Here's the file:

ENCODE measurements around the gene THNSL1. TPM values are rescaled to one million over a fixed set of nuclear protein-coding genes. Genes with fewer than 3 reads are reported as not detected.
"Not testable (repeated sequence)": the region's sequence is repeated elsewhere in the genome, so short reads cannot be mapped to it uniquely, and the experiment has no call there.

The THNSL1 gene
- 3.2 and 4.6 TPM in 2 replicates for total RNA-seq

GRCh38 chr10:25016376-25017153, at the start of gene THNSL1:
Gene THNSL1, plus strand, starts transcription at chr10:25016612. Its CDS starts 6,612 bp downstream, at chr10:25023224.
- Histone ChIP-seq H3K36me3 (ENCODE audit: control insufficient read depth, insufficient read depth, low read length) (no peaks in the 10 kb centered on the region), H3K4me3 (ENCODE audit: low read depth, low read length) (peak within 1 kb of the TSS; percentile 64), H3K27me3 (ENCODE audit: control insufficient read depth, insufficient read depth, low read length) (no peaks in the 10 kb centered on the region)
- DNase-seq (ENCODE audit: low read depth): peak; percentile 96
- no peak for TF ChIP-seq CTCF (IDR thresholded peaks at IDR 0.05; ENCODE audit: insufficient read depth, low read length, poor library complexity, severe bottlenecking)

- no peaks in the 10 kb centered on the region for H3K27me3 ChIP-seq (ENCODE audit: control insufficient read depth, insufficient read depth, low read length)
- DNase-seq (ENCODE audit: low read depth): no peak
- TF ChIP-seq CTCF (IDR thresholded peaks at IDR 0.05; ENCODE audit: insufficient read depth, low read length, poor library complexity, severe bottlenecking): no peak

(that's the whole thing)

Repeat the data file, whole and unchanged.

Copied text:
ENCODE measurements around the gene THNSL1. TPM values are rescaled to one million over a fixed set of nuclear protein-coding genes. Genes with fewer than 3 reads are reported as not detected.
"Not testable (repeated sequence)": the region's sequence is repeated elsewhere in the genome, so short reads cannot be mapped to it uniquely, and the experiment has no call there.

The THNSL1 gene
- 3.2 and 4.6 TPM in 2 replicates for total RNA-seq

GRCh38 chr10:25016376-25017153, at the start of gene THNSL1:
Gene THNSL1, plus strand, starts transcription at chr10:25016612. Its CDS starts 6,612 bp downstream, at chr10:25023224.
- Histone ChIP-seq H3K36me3 (ENCODE audit: control insufficient read depth, insufficient read depth, low read length) (no peaks in the 10 kb centered on the region), H3K4me3 (ENCODE audit: low read depth, low read length) (peak within 1 kb of the TSS; percentile 64), H3K27me3 (ENCODE audit: control insufficient read depth, insufficient read depth, low read length) (no peaks in the 10 kb centered on the region)
- DNase-seq (ENCODE audit: low read depth): peak; percentile 96
- no peak for TF ChIP-seq CTCF (IDR thresholded peaks at IDR 0.05; ENCODE audit: insufficient read depth, low read length, poor library complexity, severe bottlenecking)

- no peaks in the 10 kb centered on the region for H3K27me3 ChIP-seq (ENCODE audit: control insufficient read depth, insufficient read depth, low read length)
- DNase-seq (ENCODE audit: low read depth): no peak
- TF ChIP-seq CTCF (IDR thresholded peaks at IDR 0.05; ENCODE audit: insufficient read depth, low read length, poor library complexity, severe bottlenecking): no peak